Property is considered a gift, under the family laws, “only if such an intention is stated in the conveyance.” The conveyance, which is a transfer of legal ownership, may be inferred when one spouse uses what otherwise may normally be categorized as “separate funds” to purchase property titled to both parties in a marriage as husband and wife (tenancy by entirety).
Bill Powers – Charlotte Divorce Attorney
If you have questions about the financial effects of a separation and divorce, especially given the potential long term consequences of such substantial figures, it makes sense to retain legal representation. Bill Powers is here to help. CALL NOW: 704-342-4357
What You Need to Know About Prenuptial Agreements
What is a Prenuptial Agreement?
A prenuptial agreement is a premarital agreement that is entered into before marriage and sets out the terms of separation. Prenuptial agreements are usually enforceable unless the agreement was entered into under duress, fraud or the agreement sets out unreasonable grounds thus rendering it void as a matter of public policy. Prenuptial agreements are usually signed after the couple enters into an engagement and before the marriage ceremony. Individuals who want prenuptial agreements are usually wealthy individuals, individuals who have been married before or people of advanced age. As mentioned, prenuptial agreements can include any terms over which the couple wants to contract over unless it is illegal. Couples frequently contract over asset and debt distribution, liabilities and child rearing. Some agreements include unusual, but legal terms, surrounding monetary penalties after infidelity as well as who retains custody of a pet during separation. Although couples can choose to contract over a wide range of topics, there are standard requirements contracting parties must follow that will result in an enforceable contract.
What Constitutes a Valid Prenuptial Agreement?
Parties must agree to a written contract that is signed before the marriage in order to constitute a valid prenuptial agreement. Firstly, both parties must freely enter into the contract without any pressure or duress. Secondly, all terms must be reasonable and fair. The terms contemplated in the agreement should apply to both parties where possible as to not bias one party over the other. Further, terms that are too speculative, overly personal (i.e., how a spouse should keep his or her appearance), or far-reaching (i.e., agreements seeking to control the actions of non-parties). Each party must fully disclose all assets, debts and liabilities. This rule usually targets the higher earning spouse who does not want a lower earning spouse to have a clear picture of the sources of their wealth. This rule also applies to spouses who are in heavy debt and seek to hide the debt. Importantly, each party to the prenuptial agreement should hire his or her own attorney to seek legal advice. It is a conflict of interest and unethical for one attorney to represent the interests of both parties who are in effect, adverse parties, for the purposes of the agreement. Even if one party chooses not to hire an attorney, that party should know that they are entitled to an attorney if they so choose.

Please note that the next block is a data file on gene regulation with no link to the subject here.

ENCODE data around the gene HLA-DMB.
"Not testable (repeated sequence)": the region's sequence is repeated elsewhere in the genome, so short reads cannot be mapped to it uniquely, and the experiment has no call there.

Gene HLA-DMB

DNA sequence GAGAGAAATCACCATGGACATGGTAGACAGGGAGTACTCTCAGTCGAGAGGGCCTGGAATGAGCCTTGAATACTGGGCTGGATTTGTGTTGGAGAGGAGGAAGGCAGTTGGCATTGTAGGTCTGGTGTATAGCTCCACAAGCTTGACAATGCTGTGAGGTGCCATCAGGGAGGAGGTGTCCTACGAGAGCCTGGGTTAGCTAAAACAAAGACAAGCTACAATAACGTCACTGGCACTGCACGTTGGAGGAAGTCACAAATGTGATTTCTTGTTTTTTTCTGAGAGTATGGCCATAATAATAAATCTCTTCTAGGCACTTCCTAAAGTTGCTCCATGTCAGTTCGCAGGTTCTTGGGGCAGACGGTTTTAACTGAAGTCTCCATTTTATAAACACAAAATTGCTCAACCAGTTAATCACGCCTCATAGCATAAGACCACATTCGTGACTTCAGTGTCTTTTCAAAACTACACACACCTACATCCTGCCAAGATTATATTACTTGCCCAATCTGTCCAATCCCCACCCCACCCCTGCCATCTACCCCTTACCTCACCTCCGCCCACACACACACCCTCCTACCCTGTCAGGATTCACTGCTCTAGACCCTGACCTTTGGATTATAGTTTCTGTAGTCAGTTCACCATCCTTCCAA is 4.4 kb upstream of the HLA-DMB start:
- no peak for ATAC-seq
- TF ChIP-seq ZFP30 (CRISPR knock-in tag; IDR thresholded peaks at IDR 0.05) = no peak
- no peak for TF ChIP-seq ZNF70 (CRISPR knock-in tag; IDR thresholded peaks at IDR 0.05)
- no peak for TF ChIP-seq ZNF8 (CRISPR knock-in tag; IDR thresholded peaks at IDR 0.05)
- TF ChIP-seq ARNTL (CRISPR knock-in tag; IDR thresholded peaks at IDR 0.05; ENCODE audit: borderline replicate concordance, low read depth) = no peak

Common Prenuptial Agreement Disputes
Common disputes that arise out of prenuptial agreements come to bear during marital separation when one spouse seeks to invalidate the agreement. The arguments advanced for the invalidation of a prenuptial agreement can come from credible and non-credible parties. Therefore, each party seeking to invalidate an agreement is subject to a credibility review as long as the agreement bears their signature. Parties who wish to invalidate the agreement can do so if the party believes they did not freely enter into the agreement thus were subject to pressure or duress. Another ground for invalidation is where one party is not aware of their right to seek the advice of legal counsel before signing. In this case, the court will review the totality of the circumstances as well as the education and sophistication of the party to render a decision.
Charlotte Divorce Attorneys
The attorneys at Powers Landreth PLLC have represented and advised clients on prenuptial agreements for many years. We will fight for your right to have an agreement invalidated or enforced based your unique needs. We have substantial knowledge in prenuptial contract law and we will aggressively represent your interests. Contact us now for a consultation.Learn More